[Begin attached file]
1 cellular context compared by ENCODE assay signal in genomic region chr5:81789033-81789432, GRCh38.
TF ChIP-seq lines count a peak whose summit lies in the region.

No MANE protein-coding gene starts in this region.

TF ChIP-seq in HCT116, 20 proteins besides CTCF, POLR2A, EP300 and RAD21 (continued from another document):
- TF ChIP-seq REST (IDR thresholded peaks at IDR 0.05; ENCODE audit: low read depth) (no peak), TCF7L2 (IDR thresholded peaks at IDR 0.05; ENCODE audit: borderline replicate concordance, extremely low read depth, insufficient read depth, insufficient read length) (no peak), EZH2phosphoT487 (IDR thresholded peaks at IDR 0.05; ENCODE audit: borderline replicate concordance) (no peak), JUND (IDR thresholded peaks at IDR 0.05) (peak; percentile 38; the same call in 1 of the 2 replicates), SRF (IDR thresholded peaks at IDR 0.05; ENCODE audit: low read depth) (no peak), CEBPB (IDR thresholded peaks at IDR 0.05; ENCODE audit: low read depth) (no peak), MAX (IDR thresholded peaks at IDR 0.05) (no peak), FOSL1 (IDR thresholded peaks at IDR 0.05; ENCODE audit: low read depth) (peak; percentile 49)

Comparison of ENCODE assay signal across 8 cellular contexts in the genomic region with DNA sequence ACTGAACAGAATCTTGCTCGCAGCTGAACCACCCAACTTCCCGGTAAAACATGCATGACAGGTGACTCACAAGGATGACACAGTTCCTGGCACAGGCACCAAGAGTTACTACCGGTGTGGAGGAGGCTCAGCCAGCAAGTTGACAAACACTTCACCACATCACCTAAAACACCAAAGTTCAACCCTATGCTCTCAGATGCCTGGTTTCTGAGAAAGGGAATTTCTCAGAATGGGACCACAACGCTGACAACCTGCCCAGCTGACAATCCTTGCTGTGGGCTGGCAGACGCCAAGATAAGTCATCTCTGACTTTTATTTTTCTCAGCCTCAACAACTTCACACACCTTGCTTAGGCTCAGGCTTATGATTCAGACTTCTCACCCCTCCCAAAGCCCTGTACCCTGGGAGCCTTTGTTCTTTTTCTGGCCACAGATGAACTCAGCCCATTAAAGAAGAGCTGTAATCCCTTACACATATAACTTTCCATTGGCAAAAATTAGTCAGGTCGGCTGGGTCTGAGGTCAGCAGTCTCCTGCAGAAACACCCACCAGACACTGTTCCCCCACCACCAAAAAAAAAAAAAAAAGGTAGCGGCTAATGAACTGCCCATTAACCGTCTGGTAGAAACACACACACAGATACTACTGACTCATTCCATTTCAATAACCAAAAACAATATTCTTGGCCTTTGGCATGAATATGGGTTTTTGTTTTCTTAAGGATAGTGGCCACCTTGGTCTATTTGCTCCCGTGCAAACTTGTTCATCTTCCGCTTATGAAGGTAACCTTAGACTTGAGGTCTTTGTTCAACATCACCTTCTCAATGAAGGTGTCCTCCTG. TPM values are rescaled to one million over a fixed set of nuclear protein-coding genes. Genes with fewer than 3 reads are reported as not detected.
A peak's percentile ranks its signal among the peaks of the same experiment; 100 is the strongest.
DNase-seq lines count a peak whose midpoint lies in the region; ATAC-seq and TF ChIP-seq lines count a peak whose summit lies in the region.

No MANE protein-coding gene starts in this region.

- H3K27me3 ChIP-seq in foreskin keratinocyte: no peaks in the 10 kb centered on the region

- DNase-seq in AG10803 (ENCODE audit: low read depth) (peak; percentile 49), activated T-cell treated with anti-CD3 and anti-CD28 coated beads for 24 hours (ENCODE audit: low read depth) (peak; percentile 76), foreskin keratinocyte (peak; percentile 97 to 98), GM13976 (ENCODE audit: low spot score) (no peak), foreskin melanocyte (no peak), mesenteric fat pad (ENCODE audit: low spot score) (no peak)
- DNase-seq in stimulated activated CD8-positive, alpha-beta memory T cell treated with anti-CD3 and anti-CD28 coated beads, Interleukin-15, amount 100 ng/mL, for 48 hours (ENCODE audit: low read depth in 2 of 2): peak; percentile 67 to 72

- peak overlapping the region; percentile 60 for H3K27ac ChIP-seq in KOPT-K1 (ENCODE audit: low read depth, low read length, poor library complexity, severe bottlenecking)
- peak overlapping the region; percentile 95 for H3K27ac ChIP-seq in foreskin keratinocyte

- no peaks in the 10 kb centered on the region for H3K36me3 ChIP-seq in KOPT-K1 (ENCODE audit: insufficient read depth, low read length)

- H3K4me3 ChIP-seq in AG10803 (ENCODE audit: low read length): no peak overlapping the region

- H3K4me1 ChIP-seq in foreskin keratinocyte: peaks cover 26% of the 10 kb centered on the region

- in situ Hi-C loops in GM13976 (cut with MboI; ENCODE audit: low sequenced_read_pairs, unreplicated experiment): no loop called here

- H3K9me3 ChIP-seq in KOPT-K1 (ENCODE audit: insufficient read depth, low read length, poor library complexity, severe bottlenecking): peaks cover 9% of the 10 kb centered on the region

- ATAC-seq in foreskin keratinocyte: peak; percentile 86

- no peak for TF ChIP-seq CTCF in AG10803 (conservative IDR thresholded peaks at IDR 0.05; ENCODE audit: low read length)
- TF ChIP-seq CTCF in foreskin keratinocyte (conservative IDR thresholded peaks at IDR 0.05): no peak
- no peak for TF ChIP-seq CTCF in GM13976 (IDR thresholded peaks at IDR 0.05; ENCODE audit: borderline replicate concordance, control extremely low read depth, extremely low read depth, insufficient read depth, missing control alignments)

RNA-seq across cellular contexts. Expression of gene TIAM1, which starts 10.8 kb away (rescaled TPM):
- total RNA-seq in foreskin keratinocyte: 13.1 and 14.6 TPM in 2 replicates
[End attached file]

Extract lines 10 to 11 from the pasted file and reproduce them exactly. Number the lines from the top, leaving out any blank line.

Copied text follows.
- H3K27me3 ChIP-seq in foreskin keratinocyte: no peaks in the 10 kb centered on the region

- DNase-seq in AG10803 (ENCODE audit: low read depth) (peak; percentile 49), activated T-cell treated with anti-CD3 and anti-CD28 coated beads for 24 hours (ENCODE audit: low read depth) (peak; percentile 76), foreskin keratinocyte (peak; percentile 97 to 98), GM13976 (ENCODE audit: low spot score) (no peak), foreskin melanocyte (no peak), mesenteric fat pad (ENCODE audit: low spot score) (no peak)